It’s all about reputation. Corporate branding is the strategy you devise to build your company’s image – that’s right, not a product but an entire organization. It’s crucial to any big venture’s success because your company’s reputation will ultimately determine how customers will perceive any products or services you offer or may offer in the future.
Remember, your corporate branding will be dependent on a lot of things – let’s say almost everything you do under the company banner. When you’re focusing on corporate branding, you aren’t just concerned about your manufacturing process or the quality of your products or services, your employees fall into the mix as well.
How? If you’re treating your employees right, the good word will spread from a hundred happy employees to potential customers and even skilled people who’d want to work for you!
You can guess how quickly any bad news would spread – mistreating employees will ultimately result in negative corporate branding so your A-grade products/services might not sell well if your company gets a “bad employer” label.
Corporate branding or reputation goes beyond the parameters of employees and customers however, it can even impact your pricing strategy!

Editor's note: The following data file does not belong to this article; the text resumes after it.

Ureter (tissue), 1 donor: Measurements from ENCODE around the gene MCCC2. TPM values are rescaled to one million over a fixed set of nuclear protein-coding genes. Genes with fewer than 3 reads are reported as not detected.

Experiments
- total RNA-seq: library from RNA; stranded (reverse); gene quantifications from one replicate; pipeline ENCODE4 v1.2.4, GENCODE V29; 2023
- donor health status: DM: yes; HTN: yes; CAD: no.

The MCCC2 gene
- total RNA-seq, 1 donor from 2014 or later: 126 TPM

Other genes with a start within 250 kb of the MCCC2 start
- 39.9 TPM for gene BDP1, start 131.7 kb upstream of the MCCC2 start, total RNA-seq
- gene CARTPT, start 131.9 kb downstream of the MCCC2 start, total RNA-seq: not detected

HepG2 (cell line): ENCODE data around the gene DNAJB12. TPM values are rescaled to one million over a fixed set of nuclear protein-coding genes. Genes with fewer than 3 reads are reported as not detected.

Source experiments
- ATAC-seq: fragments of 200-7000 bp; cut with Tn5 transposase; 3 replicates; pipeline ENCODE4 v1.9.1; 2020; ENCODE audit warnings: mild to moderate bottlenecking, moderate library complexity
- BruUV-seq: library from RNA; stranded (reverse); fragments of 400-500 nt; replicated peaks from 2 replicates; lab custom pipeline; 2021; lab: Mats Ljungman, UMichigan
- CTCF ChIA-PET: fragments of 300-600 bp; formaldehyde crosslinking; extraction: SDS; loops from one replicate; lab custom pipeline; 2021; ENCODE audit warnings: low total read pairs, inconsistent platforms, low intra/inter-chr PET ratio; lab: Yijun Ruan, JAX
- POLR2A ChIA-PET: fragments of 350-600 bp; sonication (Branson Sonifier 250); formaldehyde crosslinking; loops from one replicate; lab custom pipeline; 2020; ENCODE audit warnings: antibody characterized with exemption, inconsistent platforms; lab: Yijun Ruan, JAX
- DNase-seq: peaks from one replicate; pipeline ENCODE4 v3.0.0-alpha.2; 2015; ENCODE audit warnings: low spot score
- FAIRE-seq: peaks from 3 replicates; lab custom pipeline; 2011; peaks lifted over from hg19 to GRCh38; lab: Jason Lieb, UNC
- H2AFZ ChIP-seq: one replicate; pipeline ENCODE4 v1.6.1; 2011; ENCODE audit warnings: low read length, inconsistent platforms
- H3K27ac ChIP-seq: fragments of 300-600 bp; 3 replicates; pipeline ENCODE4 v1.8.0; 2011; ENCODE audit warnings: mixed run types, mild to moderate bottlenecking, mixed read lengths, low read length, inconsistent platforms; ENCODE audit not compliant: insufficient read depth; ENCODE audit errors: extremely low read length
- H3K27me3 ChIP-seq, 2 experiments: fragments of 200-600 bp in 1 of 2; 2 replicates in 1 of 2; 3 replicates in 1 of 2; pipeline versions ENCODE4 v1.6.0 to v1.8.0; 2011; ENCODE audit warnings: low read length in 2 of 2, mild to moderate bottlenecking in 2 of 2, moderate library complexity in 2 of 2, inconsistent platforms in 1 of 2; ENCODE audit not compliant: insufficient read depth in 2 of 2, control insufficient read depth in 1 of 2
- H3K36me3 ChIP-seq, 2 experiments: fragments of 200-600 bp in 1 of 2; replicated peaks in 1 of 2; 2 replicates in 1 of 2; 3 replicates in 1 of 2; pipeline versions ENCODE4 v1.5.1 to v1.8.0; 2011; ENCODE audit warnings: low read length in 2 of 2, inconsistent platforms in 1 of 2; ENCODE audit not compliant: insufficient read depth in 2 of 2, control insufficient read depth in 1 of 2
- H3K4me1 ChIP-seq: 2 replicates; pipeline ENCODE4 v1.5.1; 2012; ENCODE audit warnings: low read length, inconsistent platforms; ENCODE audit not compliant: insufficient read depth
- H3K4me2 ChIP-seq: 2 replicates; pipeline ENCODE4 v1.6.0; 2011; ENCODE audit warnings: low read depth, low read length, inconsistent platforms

Let me fill you in on a concept known as “badge engineering” in the automobile industry.
In “badge engineering”, two identical cars or automobiles of any sort are assigned distinct names and badges, depending on their corporate branding .i.e. the reputation their selling- company holds in terms of price and target audience.
An example is the Aston Martin Cygnet and Toyota Scion iQ. Both same cars with different badges or identities. How were they different?
They weren’t. Aston Martin is a luxury car brand, hence if you had your eye on the Cygnet, you must be ready to pay a heavy price – literally. While the Scion was priced at $10,000 the Cygnet would cost you $35,000. That’s precisely how corporate branding works. It leads customers to develop certain expectations about your organization. Had Aston Martin sold the Cygnet at the same price as Toyota, customers would look at it with a suspicious eye.
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I won’t say “it’s not what it sounds like” because it is exactly what it sounds like to you. As a person you can become a brand too. Sounds odd? Of course it does. After all we are people not products and we have naturally built-in personalities. That’s true too.
However, personal branding isn’t about crafting a personality for yourself, it’s about creating a persona that you want people to see. It’s the core advertising tool for politicians, singers, actors or any kind of celebrity who wants to be distinguished amongst the crowd for their unique image.